Since about 2000, T. Gowers became a prominent advocate of two ideas. First, he works on changing the mathematical public opinion about relative merits of various mathematical results and branches of mathematics in favor of his own area of expertise. Second, he advocates the elimination of mathematics as a significant human activity, and a gradual replacement of mathematicians by computers and moderately skilled professionals assisting these computers. The second goal is more remote in time; he estimates that it is at least decades or even a century away. The first goal is already partially accomplished. I believe that his work toward these two goals perfectly fits the definitions 3a, 5a, and 5b from Merriam-Webster.

I would like to point out that public opinion about various branches of mathematics changes continuously and in a manner internal to the mathematics itself. An area of mathematics may be (or may seem to be) completely exhausted; whatever is important in it, is relegated to textbooks, and a research in it wouldn’t be very valued. Somebody may prove a startling result by an unexpected new method; until the power of this method is exhausted, using it will be a very fashionable and valuable direction of research. This is just two examples.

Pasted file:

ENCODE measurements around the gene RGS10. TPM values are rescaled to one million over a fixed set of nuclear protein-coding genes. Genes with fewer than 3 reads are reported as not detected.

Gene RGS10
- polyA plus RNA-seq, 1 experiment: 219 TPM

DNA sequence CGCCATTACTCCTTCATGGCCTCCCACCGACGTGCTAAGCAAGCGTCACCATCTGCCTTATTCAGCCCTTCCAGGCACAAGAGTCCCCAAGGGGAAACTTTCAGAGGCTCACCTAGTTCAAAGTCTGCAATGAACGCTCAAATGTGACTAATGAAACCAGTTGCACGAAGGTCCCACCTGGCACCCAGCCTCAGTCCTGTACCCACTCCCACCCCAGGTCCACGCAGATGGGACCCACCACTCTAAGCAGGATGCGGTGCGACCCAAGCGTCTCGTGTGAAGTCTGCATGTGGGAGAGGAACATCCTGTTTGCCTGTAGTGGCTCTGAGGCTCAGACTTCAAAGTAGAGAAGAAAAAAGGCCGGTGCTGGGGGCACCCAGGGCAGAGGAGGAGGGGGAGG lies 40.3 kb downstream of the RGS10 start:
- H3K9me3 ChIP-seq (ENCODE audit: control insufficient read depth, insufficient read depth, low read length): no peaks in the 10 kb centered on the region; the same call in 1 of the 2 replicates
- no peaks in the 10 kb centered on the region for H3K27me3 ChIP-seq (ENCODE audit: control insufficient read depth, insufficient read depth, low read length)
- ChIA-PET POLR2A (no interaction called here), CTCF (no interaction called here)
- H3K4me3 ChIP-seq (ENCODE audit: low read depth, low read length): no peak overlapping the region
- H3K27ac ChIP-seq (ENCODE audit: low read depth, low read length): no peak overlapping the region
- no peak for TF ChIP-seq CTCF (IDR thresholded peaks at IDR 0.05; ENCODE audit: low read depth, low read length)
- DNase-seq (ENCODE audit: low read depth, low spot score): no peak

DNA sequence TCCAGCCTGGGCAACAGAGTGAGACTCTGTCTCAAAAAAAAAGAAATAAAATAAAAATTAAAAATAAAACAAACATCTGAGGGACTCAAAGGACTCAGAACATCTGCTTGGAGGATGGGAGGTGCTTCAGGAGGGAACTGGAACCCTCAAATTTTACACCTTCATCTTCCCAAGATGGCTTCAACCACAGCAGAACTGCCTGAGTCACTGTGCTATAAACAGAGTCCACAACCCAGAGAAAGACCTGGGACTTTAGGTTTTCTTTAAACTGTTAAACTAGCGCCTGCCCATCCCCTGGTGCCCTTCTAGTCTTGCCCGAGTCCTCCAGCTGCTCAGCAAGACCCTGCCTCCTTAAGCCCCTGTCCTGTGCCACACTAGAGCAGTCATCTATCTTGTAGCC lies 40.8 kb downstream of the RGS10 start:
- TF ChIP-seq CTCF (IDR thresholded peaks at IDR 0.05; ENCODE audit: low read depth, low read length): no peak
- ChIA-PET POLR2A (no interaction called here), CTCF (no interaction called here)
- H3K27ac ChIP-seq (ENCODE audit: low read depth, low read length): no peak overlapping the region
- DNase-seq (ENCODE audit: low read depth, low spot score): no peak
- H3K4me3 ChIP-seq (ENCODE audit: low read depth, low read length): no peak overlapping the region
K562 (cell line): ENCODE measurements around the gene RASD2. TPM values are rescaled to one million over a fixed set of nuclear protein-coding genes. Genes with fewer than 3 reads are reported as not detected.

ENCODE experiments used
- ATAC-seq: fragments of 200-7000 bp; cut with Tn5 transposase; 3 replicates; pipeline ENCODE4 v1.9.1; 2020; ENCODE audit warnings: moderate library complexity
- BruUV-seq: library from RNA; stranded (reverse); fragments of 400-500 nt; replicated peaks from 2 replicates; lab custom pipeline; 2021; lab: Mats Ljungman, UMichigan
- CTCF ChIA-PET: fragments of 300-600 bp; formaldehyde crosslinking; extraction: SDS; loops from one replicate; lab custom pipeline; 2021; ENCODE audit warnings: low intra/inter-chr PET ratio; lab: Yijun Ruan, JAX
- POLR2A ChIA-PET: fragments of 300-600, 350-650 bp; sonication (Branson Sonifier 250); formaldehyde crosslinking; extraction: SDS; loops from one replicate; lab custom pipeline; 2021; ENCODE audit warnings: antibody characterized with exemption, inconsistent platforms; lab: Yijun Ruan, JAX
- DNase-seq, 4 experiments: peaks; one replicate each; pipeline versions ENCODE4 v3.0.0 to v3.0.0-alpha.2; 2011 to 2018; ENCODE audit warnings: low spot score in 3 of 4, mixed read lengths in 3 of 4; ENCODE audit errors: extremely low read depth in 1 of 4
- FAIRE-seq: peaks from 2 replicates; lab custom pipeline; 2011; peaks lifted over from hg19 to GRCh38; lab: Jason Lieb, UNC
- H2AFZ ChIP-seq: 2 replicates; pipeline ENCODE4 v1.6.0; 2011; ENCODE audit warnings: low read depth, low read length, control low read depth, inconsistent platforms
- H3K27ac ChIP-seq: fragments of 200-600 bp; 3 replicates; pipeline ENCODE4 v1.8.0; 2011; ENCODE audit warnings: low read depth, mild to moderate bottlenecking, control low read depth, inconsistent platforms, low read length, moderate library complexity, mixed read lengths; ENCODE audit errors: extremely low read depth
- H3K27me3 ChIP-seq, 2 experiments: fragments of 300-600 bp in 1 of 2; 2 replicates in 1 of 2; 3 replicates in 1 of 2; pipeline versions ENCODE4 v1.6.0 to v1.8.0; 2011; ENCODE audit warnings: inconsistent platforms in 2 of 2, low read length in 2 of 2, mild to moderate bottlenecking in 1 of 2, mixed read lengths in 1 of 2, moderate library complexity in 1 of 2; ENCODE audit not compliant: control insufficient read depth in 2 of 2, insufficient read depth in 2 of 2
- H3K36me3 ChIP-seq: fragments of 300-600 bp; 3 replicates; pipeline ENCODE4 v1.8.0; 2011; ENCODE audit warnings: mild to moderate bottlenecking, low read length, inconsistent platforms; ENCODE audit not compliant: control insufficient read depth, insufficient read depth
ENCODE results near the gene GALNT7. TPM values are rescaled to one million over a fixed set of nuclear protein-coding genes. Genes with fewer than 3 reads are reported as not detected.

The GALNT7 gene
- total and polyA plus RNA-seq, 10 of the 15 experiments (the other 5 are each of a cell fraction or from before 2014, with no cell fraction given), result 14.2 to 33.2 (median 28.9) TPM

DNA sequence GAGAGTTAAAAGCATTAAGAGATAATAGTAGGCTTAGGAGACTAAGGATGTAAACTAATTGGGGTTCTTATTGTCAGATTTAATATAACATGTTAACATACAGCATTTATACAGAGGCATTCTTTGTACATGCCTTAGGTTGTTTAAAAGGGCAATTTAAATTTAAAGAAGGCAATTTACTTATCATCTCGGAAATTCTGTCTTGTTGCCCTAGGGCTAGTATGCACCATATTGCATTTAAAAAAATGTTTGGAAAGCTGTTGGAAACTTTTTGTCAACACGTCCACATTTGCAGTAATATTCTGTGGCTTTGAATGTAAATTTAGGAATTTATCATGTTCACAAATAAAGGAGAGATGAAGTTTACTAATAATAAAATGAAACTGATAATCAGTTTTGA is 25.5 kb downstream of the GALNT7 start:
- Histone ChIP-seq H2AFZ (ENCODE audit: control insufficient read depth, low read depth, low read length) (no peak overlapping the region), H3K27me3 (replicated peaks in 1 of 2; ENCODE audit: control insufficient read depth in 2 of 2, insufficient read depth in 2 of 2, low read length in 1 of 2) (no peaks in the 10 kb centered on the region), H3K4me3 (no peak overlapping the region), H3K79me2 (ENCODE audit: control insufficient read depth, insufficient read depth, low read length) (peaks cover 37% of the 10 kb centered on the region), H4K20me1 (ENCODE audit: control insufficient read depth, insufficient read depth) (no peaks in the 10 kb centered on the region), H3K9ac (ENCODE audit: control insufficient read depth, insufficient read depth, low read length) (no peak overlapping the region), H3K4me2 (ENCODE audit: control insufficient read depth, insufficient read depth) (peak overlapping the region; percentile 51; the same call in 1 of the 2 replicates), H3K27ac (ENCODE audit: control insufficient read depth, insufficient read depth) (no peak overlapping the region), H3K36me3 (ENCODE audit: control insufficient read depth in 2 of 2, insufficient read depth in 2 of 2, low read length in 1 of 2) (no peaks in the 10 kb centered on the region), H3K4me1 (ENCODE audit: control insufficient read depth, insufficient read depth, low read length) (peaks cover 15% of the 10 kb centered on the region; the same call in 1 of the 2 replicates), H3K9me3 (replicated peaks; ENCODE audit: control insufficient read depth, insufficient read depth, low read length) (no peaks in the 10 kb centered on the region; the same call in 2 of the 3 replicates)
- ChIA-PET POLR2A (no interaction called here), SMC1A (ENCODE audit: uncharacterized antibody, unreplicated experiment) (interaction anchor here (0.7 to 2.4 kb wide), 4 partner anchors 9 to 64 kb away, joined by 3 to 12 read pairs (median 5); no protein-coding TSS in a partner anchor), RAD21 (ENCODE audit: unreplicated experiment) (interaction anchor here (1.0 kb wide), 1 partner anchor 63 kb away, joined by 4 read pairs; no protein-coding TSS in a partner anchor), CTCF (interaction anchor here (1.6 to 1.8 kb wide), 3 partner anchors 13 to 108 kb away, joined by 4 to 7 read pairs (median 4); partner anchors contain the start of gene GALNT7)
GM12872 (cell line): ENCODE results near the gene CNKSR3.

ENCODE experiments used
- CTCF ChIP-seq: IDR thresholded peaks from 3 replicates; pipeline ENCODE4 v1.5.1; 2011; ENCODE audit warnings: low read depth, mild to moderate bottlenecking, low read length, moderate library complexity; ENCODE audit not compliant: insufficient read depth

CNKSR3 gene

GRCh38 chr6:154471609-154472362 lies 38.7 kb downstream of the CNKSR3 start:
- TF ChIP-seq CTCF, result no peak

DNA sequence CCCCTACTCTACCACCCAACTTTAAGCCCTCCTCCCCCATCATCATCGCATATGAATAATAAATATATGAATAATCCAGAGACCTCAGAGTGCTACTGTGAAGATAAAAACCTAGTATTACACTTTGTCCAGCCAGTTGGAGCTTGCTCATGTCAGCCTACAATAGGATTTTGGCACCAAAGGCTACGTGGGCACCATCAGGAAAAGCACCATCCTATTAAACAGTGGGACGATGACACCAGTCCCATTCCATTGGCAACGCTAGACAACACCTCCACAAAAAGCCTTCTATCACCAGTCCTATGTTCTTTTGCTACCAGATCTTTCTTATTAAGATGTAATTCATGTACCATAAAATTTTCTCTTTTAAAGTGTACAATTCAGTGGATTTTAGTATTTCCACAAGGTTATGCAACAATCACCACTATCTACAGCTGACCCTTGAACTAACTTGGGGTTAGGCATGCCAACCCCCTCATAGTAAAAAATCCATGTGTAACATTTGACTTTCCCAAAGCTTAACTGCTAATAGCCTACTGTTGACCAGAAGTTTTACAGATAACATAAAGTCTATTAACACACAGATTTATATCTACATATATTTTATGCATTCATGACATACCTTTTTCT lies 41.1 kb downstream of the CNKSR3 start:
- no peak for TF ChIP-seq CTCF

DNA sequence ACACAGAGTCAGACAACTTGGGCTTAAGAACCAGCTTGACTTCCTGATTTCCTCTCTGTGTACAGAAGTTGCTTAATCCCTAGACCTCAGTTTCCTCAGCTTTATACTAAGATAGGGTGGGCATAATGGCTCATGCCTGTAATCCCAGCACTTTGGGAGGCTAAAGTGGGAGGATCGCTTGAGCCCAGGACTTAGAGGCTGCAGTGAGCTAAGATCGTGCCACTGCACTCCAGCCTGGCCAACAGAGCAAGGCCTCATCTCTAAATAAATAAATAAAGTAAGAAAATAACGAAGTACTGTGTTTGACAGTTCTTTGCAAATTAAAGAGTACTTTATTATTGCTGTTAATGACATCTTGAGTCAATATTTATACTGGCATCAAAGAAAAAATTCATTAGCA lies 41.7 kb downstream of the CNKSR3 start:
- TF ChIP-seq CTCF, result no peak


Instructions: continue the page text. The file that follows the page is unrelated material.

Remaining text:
In contrast with this, T. Gowers relies on ideological arguments, and, as one may guess, on his personal influence (note that most of the mathematical politics is done behind the closed doors and leaves no records whatsoever). In 2000, T. Gowers published two essays: “Two cultures in mathematics” in a highly popular collection of articles “Mathematics: Frontiers and Perspectives” (AMS, 2000), and “Rough structures and classification” in a special issue “GAFA Vision” of purely research journal “Geometric and functional analysis”.

The first essay, brilliantly written, put forward a startling thesis of the existence of two different cultures in mathematics, which I will call the mainstream and the Hungarian cultures for short. Most mathematicians are of the opinion that (pure) mathematics is a highly unified subject without any significant division in “cultures”. The mainstream culture is nothing else as the most successful part of mathematics in the century immediately preceding the publication of the “Two cultures” essay. It encompasses almost all interesting mathematics of the modern times. The Hungarian culture is a very specific and fairly elementary (this does not mean easy) sort of mathematics, having its roots in the work of Paul Erdös.

The innocently titled “GAFA Visions” essay has as it central and most accessible part a section called “Will Mathematics Exist in 2099?” It outlines a scenario eventually leading to a replacement mathematicians by computers. The section ends by the following prediction, already quoted in this blog.